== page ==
The awards pursuant to this Notice of Funding Opportunity are contingent upon the availability of funds.
The Centers for Disease Control and Prevention's National Center for Injury Prevention and Control (NCIPC) is soliciting investigator-initiated research that will help expand and advance
our understanding about what works to prevent overdose from prescription and illicit opioids by developing and piloting, or rigorously evaluating novel primary or secondary prevention interventions.
The intent of this Notice of Funding Opportunity (NOFO) is to:
(1) build the scientific base for the primary or secondary prevention of opioid overdose, and (2) encourage collaboration of scientists from a spectrum of disciplines including public health, epidemiology, law enforcement, social work, economics, and criminal justice to perform research that can identify ways to prevent opioid overdose more effectively.
Interventions can be strategies, programs, or policies.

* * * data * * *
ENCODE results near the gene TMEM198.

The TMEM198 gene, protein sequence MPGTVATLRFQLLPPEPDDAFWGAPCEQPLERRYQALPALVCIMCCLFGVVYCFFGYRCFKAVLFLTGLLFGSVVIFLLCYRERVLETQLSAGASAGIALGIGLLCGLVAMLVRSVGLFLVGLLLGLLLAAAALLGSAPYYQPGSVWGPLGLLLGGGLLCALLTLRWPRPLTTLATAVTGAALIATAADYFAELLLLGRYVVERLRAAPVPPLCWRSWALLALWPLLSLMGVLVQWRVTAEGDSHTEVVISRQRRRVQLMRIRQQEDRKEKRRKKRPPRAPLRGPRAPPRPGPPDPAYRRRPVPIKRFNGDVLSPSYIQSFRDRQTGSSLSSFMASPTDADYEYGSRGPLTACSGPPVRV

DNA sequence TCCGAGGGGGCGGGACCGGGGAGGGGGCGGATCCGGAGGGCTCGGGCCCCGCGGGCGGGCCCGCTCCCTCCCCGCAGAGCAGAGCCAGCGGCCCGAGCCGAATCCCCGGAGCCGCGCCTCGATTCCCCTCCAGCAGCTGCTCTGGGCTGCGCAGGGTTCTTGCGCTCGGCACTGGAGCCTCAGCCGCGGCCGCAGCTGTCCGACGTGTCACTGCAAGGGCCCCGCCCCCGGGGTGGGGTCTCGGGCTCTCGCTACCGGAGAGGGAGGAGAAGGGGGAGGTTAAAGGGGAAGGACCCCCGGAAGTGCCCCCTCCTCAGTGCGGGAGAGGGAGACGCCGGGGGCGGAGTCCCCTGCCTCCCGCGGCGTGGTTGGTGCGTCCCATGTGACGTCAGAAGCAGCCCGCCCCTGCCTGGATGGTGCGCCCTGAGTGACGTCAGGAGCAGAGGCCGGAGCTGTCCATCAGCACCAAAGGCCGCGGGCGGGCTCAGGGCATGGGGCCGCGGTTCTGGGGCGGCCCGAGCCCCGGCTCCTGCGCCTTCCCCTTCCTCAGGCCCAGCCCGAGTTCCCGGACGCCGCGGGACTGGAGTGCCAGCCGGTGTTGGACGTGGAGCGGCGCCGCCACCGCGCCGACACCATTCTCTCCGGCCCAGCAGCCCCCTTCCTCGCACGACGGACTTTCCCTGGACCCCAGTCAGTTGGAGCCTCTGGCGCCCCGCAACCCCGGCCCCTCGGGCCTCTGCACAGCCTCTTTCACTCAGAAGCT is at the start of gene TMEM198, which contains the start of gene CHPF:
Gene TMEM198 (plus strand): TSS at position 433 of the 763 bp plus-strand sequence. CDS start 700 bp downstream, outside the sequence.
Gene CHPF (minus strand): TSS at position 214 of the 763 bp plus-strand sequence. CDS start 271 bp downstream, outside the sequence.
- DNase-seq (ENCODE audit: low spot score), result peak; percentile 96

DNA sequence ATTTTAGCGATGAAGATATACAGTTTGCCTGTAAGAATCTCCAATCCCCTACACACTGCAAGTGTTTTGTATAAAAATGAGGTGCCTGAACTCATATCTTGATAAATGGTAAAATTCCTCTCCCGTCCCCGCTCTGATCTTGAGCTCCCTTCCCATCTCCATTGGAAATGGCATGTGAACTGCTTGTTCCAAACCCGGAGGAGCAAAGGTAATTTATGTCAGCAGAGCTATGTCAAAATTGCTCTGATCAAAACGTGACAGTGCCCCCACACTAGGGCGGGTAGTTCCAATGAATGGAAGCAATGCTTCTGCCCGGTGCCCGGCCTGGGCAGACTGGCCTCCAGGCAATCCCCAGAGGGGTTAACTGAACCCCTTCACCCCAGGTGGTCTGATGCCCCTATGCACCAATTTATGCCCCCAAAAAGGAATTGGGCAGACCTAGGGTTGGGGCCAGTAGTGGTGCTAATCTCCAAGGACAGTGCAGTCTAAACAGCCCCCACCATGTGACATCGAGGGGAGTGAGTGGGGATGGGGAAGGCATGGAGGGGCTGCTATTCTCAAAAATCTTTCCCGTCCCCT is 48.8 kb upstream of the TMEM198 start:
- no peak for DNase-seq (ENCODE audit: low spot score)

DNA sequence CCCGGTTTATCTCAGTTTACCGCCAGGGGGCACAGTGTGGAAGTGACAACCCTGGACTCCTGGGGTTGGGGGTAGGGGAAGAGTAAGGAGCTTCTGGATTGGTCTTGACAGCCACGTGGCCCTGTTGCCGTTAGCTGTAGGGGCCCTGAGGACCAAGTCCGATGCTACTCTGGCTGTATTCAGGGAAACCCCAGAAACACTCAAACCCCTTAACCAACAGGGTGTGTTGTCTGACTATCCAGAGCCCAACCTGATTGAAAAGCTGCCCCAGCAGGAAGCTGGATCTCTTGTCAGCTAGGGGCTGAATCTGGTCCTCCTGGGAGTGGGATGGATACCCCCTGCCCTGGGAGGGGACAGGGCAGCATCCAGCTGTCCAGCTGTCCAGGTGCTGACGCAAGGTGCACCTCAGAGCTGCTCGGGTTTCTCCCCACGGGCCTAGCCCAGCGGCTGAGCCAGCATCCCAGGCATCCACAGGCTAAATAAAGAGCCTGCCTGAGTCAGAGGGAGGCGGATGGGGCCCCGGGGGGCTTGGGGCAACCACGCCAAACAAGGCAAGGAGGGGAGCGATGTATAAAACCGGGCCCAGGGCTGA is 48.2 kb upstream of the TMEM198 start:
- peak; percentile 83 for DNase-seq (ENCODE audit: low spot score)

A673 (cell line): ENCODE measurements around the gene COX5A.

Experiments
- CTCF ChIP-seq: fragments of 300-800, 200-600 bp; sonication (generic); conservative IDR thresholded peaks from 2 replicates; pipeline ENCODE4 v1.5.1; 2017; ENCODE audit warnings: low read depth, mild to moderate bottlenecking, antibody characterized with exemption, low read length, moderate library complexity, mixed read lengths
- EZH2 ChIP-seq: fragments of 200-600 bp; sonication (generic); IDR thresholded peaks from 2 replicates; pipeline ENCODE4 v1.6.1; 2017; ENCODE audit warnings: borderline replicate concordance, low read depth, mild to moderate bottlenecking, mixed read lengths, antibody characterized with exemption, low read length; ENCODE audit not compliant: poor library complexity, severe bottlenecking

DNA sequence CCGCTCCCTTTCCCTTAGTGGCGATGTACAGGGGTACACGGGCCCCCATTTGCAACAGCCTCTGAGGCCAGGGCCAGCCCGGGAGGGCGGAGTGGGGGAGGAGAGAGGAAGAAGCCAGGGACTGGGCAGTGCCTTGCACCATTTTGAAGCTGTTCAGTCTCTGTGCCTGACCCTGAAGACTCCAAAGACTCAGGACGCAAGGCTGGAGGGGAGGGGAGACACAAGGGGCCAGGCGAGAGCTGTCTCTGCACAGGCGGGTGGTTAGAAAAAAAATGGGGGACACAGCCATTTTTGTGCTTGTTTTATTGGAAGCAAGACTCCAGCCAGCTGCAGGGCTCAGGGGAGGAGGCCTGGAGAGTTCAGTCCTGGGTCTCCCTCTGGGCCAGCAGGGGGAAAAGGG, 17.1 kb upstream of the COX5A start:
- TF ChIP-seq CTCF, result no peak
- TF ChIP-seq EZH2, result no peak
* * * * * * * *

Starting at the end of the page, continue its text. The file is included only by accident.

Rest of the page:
Ultimately, this research is intended to improve state and local health departments’ ability to implement and improve interventions focused on preventing opioid-related deaths.
Researchers are expected to develop and pilot, or rigorously evaluate novel primary or secondary prevention interventions that address prescription or illicit opioid overdose.
Primary prevention approaches are expected to aim to prevent opioid misuse, abuse, and overdose before it occurs.
Secondary prevention approaches are expected to focus on the more immediate responses to opioid overdose, such as emergency department services and linkage to treatment immediately following a nonfatal overdose.
Clinical examinations of the treatment effectiveness for opioid use disorder are outside the scope of the objectives and will not be considered (e.g., studies that solely test the effectiveness of buprenorphine, methadone, or naltrexone).
It is anticipated that funded applicants will collaborate and partner with community and/or governmental organizations from multiple sectors (e.g., health, social services, law enforcement, criminal justice) that can provide access to populations at highest risk for opioid misuse and overdose and provide access to critical data systems.
Investigators must provide information in the application demonstrating that they have an established relationship with each partner and a written agreement describing each partner’s role in the proposed research.